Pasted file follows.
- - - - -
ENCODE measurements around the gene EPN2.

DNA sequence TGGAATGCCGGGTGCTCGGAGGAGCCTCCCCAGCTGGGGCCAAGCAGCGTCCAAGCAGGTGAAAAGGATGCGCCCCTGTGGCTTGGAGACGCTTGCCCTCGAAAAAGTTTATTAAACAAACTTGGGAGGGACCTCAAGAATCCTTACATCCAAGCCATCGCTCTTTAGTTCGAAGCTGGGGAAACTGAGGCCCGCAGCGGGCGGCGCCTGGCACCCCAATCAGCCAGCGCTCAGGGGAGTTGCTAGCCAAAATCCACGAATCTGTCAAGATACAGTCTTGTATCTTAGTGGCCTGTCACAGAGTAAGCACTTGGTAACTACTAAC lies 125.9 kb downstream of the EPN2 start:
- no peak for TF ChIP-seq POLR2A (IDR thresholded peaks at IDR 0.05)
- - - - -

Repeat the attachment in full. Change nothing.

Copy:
ENCODE measurements around the gene EPN2.

DNA sequence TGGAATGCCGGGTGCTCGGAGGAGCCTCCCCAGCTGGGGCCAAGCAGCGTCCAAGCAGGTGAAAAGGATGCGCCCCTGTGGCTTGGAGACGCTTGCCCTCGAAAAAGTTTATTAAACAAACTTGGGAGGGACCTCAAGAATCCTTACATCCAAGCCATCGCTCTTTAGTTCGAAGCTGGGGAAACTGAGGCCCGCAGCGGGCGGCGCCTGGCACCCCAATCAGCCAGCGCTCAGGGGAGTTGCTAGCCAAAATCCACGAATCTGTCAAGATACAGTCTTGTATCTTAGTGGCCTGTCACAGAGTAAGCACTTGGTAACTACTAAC lies 125.9 kb downstream of the EPN2 start:
- no peak for TF ChIP-seq POLR2A (IDR thresholded peaks at IDR 0.05)